La la la, I can't hear you

December 22, 2009 3:17 PM

When there's a policy failure, a tragedy or disaster the default setting for government departments is to establish a semi-autonomous public body (SAPB) to deal with it. The inquiry into the Nimrod crash has bred the Military Aviation Authority. The tragic Soham murders saw the savagely unpopular Independent Safeguarding Authority formed. Need to distribute EU money to farmers? No problem, the Rural Payments Agency can sort that out. Or not, as the case may be.

So in the fallout of the SATs fiasco, which saw a heated battle between Ken Boston of the QCA and Ed Balls of the Department for Children, Schools and Families, it was only natural that a new ‘independent’ regulator would follow to pick up the pieces. And lo, Ofqual was born. We’d have a new, truly independent and robust regulator, to ensure exam standards are up to scratch. It was seemingly quite easy to do; setting up new bodies does not need any real ministerial justification, as the recent document Smarter Government tacitly admitted. But at least we are safe in the knowledge that pre-selection hearings of senior public roles – quango bosses – by cross-party select committees are used to retain a notion of independence. That way Ofqual can remain at ‘arms length’ from the department when it is up and running next year.

Predictably enough, the opposite has happened. The new chair and chief regulator of Ofqual, Kathleen Tattersall, was shoehorned in last week without the consultation of the Children’s Committee. Barry Sheerman, the Committee chair, called it a ‘shabby’ act.

The Department’s excuse is that Ms Tattersall was the interim chair of Ofqual, and this therefore constituted a re-appointment, for which parliamentary vetting was not needed. Nonsense: the Select Committee should have been given the opportunity to decide whether she had performed well in this interim role, and if she would be a high-quality chief regulator going forward. They weren’t, and they are rightly peeved.

This episode merely compounds other examples of the Secretary of State holding his fingers in his ears to block out the Committee’s views. A few months ago Mr Sheerman was moved to call Balls ‘a bit of a bully’, when he effectively ignored the Committee’s rejection of his choice of Children’s Commissioner. If Ofqual is supposed to be truly independent then its head can not be the appointment of an all-powerful Secretary of State, openly flouting the recommendations and opinions of other parliamentarians. 

So if Ofqual were to follow many other SAPBs and proceed to fail who would be accountable? Would we blame Ms Tattersall and the rest of the board? Or perhaps, the ministers that chose them? Hard to say, really. A cynic would argue that the board members would find themselves a job at another quango, and that ministers do not last long enough at departments to be around when the mud slinging starts.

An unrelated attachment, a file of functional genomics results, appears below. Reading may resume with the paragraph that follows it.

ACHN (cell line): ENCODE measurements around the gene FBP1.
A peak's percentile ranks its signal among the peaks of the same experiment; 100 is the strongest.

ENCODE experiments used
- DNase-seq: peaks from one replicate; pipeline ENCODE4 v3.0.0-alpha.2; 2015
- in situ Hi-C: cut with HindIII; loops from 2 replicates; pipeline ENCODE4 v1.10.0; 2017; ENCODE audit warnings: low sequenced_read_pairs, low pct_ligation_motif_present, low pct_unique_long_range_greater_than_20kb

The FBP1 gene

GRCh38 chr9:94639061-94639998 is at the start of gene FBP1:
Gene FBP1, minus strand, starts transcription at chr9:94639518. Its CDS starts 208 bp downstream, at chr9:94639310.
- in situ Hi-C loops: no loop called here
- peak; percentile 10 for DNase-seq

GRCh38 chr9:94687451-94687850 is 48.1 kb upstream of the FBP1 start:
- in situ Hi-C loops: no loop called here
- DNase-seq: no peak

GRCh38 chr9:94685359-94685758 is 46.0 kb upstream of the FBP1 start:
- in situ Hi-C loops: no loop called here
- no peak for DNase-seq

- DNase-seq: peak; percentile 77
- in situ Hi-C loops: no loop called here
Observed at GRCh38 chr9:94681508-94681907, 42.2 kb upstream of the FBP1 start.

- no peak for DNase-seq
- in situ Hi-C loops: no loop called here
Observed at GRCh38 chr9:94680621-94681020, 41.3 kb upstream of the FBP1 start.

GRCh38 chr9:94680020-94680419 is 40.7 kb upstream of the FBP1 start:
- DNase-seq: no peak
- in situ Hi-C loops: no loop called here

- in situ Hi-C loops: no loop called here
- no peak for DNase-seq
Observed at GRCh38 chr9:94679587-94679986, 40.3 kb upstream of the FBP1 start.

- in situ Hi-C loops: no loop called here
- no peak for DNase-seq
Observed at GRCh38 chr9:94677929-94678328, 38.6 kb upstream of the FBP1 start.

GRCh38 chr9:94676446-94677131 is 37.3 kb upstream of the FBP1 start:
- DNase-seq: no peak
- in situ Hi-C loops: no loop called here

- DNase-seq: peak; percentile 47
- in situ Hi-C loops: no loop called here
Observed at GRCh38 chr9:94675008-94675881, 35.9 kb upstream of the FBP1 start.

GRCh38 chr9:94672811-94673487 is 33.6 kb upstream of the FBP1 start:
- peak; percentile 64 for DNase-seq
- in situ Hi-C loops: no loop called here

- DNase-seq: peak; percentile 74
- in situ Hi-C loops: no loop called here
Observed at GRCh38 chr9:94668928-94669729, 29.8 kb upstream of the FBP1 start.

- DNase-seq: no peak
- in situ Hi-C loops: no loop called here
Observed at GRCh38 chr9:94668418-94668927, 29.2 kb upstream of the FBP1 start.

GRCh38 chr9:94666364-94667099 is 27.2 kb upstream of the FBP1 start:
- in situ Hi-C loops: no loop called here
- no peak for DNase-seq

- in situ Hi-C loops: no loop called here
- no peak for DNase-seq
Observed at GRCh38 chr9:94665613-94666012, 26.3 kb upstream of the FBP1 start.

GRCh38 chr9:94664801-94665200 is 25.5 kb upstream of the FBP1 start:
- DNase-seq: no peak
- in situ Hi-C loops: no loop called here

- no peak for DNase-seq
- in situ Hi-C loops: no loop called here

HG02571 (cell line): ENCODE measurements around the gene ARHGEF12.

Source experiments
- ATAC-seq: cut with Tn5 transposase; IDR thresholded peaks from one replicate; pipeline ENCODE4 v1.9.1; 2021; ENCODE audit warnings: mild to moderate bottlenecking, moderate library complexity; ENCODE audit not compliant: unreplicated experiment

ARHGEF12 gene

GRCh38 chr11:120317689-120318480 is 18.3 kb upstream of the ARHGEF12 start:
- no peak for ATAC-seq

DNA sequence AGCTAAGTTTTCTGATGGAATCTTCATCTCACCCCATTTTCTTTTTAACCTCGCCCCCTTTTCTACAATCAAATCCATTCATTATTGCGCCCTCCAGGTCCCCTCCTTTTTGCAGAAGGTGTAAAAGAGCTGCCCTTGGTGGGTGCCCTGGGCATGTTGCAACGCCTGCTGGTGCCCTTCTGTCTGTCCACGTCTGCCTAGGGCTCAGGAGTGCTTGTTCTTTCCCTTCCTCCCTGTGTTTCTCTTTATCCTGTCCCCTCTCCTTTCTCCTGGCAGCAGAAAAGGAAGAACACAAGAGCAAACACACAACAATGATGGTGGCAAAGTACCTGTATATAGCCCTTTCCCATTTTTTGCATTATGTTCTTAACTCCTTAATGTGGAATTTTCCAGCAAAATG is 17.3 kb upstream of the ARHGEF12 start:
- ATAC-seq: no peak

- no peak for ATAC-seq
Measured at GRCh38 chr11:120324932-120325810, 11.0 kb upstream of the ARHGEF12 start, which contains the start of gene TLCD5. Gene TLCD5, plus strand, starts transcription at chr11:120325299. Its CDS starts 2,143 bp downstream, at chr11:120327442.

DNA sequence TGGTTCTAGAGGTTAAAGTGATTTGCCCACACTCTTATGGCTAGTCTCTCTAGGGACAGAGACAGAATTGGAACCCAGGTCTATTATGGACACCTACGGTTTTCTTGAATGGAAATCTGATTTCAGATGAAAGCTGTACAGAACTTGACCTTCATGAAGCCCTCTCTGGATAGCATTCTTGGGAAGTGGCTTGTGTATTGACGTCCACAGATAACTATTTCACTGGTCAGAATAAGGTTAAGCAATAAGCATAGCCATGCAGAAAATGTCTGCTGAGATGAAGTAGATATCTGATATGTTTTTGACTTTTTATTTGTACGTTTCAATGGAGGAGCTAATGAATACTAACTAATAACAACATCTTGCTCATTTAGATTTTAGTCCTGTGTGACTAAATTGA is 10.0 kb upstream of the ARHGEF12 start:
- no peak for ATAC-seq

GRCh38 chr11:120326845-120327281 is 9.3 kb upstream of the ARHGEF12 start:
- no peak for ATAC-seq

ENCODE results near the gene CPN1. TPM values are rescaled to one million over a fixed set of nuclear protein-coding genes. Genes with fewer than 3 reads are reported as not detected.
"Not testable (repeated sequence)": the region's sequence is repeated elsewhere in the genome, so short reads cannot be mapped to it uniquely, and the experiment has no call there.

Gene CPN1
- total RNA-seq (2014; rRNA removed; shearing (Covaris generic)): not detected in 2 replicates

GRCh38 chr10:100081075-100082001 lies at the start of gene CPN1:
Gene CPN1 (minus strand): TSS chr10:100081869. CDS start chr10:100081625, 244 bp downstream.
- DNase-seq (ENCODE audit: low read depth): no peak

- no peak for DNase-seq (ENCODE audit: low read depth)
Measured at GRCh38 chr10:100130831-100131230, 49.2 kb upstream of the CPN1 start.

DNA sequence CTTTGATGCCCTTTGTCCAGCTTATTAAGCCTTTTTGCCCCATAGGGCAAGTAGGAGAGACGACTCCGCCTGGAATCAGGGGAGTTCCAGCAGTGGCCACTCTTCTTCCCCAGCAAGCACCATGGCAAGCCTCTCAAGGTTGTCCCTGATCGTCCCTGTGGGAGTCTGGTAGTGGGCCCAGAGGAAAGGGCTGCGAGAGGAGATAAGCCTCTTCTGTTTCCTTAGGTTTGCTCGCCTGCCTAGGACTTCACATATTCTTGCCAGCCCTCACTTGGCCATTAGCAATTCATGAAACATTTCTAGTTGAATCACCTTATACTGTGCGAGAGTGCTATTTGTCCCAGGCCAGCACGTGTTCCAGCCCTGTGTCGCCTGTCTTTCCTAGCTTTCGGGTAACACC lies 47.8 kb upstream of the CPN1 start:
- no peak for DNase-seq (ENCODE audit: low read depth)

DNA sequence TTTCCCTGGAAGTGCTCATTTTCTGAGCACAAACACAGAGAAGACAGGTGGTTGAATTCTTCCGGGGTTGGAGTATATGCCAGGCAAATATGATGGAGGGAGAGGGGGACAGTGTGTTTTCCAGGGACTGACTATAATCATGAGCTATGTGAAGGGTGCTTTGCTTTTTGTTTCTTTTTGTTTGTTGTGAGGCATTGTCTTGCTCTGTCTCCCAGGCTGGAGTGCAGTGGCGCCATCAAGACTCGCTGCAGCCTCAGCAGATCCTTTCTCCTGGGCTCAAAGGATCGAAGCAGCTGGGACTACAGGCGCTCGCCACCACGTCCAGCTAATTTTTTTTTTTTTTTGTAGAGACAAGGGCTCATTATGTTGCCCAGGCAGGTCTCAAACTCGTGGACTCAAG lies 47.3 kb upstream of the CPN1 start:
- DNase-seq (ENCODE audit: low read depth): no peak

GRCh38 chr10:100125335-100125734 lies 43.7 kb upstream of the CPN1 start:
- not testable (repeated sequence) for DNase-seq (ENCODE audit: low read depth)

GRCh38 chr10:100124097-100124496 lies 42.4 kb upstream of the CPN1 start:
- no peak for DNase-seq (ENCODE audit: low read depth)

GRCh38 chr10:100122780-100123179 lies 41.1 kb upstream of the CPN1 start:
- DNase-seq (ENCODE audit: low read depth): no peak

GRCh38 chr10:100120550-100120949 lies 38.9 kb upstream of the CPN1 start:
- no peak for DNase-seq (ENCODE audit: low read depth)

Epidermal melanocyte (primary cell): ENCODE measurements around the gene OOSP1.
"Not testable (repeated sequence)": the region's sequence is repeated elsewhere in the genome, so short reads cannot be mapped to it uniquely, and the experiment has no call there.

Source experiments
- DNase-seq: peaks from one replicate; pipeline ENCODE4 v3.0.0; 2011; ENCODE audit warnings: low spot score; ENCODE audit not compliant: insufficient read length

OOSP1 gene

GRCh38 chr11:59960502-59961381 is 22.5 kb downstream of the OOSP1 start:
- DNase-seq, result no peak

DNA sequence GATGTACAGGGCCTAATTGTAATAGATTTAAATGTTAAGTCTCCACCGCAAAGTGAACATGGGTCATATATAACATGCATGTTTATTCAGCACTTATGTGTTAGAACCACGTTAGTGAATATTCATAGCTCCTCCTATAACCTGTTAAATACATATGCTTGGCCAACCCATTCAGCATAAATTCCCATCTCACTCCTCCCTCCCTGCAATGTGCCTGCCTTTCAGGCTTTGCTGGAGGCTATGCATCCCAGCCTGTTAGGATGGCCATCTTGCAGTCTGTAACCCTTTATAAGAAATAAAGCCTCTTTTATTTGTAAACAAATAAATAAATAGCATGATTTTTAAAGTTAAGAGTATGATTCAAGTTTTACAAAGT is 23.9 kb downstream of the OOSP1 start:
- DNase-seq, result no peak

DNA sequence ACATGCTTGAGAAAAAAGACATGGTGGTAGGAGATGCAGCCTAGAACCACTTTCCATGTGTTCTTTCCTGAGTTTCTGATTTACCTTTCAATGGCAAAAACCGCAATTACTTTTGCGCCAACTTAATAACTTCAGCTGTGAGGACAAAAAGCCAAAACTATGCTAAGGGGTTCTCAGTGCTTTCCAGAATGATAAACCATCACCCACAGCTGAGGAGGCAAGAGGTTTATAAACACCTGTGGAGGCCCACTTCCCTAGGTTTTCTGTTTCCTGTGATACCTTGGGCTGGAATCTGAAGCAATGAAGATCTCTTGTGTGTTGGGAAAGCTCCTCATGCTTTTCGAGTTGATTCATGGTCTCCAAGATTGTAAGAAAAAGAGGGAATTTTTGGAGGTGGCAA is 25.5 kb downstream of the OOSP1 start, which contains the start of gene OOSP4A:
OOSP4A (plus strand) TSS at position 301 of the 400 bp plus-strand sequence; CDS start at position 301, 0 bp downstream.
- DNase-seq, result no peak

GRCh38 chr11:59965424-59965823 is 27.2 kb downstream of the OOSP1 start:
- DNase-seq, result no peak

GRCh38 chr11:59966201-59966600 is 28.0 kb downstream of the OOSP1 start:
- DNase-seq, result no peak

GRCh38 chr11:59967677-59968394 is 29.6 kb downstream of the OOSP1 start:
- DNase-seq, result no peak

When there's a policy failure, a tragedy or disaster the default setting for government departments is to establish a semi-autonomous public body (SAPB) to deal with it. The inquiry into the Nimrod crash has bred the Military Aviation Authority. The tragic Soham murders saw the savagely unpopular Independent Safeguarding Authority formed. Need to distribute EU money to farmers? No problem, the Rural Payments Agency can sort that out. Or not, as the case may be.

So in the fallout of the SATs fiasco, which saw a heated battle between Ken Boston of the QCA and Ed Balls of the Department for Children, Schools and Families, it was only natural that a new ‘independent’ regulator would follow to pick up the pieces. And lo, Ofqual was born. We’d have a new, truly independent and robust regulator, to ensure exam standards are up to scratch. It was seemingly quite easy to do; setting up new bodies does not need any real ministerial justification, as the recent document Smarter Government tacitly admitted. But at least we are safe in the knowledge that pre-selection hearings of senior public roles – quango bosses – by cross-party select committees are used to retain a notion of independence. That way Ofqual can remain at ‘arms length’ from the department when it is up and running next year.

Predictably enough, the opposite has happened. The new chair and chief regulator of Ofqual, Kathleen Tattersall, was shoehorned in last week without the consultation of the Children’s Committee. Barry Sheerman, the Committee chair, called it a ‘shabby’ act.

The Department’s excuse is that Ms Tattersall was the interim chair of Ofqual, and this therefore constituted a re-appointment, for which parliamentary vetting was not needed. Nonsense: the Select Committee should have been given the opportunity to decide whether she had performed well in this interim role, and if she would be a high-quality chief regulator going forward. They weren’t, and they are rightly peeved.

This episode merely compounds other examples of the Secretary of State holding his fingers in his ears to block out the Committee’s views. A few months ago Mr Sheerman was moved to call Balls ‘a bit of a bully’, when he effectively ignored the Committee’s rejection of his choice of Children’s Commissioner. If Ofqual is supposed to be truly independent then its head can not be the appointment of an all-powerful Secretary of State, openly flouting the recommendations and opinions of other parliamentarians. 

So if Ofqual were to follow many other SAPBs and proceed to fail who would be accountable? Would we blame Ms Tattersall and the rest of the board? Or perhaps, the ministers that chose them? Hard to say, really. A cynic would argue that the board members would find themselves a job at another quango, and that ministers do not last long enough at departments to be around when the mud slinging starts.

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